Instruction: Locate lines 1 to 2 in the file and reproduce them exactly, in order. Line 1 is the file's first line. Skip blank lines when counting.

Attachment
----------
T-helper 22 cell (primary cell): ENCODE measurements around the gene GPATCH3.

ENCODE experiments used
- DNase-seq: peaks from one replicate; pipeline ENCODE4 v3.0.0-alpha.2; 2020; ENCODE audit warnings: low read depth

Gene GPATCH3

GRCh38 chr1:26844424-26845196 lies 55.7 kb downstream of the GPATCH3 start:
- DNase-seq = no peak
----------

T-helper 22 cell (primary cell): ENCODE measurements around the gene GPATCH3.

ENCODE experiments used